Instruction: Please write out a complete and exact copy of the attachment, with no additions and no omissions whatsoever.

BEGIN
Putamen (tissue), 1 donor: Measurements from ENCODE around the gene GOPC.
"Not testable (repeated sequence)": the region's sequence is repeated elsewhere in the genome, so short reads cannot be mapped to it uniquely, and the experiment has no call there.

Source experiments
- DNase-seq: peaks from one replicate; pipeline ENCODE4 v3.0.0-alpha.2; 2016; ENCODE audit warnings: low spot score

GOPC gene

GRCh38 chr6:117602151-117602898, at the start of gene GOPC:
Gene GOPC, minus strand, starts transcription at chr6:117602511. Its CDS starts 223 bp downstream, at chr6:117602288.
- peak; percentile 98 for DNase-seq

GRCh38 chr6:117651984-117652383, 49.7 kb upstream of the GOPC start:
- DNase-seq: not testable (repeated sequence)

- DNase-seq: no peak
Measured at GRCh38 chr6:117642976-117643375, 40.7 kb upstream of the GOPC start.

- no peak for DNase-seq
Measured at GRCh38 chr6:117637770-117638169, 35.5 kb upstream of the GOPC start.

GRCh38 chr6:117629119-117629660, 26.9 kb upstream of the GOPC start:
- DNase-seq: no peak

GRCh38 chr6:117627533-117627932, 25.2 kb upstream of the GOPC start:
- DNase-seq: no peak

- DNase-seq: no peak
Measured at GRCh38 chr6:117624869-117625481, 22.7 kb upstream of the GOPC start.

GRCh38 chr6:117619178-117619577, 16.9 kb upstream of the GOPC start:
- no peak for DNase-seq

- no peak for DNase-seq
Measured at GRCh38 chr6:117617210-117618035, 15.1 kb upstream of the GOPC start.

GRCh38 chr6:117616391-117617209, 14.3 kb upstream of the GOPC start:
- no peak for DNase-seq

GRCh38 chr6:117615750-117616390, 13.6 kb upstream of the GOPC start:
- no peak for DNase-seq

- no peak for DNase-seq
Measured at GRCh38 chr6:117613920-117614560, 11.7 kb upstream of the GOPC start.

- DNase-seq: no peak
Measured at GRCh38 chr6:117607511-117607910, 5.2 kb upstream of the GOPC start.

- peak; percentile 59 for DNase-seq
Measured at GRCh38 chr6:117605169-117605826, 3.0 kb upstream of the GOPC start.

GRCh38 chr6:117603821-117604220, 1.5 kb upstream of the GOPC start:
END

Putamen (tissue), 1 donor: Measurements from ENCODE around the gene GOPC.
"Not testable (repeated sequence)": the region's sequence is repeated elsewhere in the genome, so short reads cannot be mapped to it uniquely, and the experiment has no call there.

Source experiments
- DNase-seq: peaks from one replicate; pipeline ENCODE4 v3.0.0-alpha.2; 2016; ENCODE audit warnings: low spot score

GOPC gene

GRCh38 chr6:117602151-117602898, at the start of gene GOPC:
Gene GOPC, minus strand, starts transcription at chr6:117602511. Its CDS starts 223 bp downstream, at chr6:117602288.
- peak; percentile 98 for DNase-seq

GRCh38 chr6:117651984-117652383, 49.7 kb upstream of the GOPC start:
- DNase-seq: not testable (repeated sequence)

- DNase-seq: no peak
Measured at GRCh38 chr6:117642976-117643375, 40.7 kb upstream of the GOPC start.

- no peak for DNase-seq
Measured at GRCh38 chr6:117637770-117638169, 35.5 kb upstream of the GOPC start.

GRCh38 chr6:117629119-117629660, 26.9 kb upstream of the GOPC start:
- DNase-seq: no peak

GRCh38 chr6:117627533-117627932, 25.2 kb upstream of the GOPC start:
- DNase-seq: no peak

- DNase-seq: no peak
Measured at GRCh38 chr6:117624869-117625481, 22.7 kb upstream of the GOPC start.

GRCh38 chr6:117619178-117619577, 16.9 kb upstream of the GOPC start:
- no peak for DNase-seq

- no peak for DNase-seq
Measured at GRCh38 chr6:117617210-117618035, 15.1 kb upstream of the GOPC start.

GRCh38 chr6:117616391-117617209, 14.3 kb upstream of the GOPC start:
- no peak for DNase-seq

GRCh38 chr6:117615750-117616390, 13.6 kb upstream of the GOPC start:
- no peak for DNase-seq

- no peak for DNase-seq
Measured at GRCh38 chr6:117613920-117614560, 11.7 kb upstream of the GOPC start.

- DNase-seq: no peak
Measured at GRCh38 chr6:117607511-117607910, 5.2 kb upstream of the GOPC start.

- peak; percentile 59 for DNase-seq
Measured at GRCh38 chr6:117605169-117605826, 3.0 kb upstream of the GOPC start.

GRCh38 chr6:117603821-117604220, 1.5 kb upstream of the GOPC start: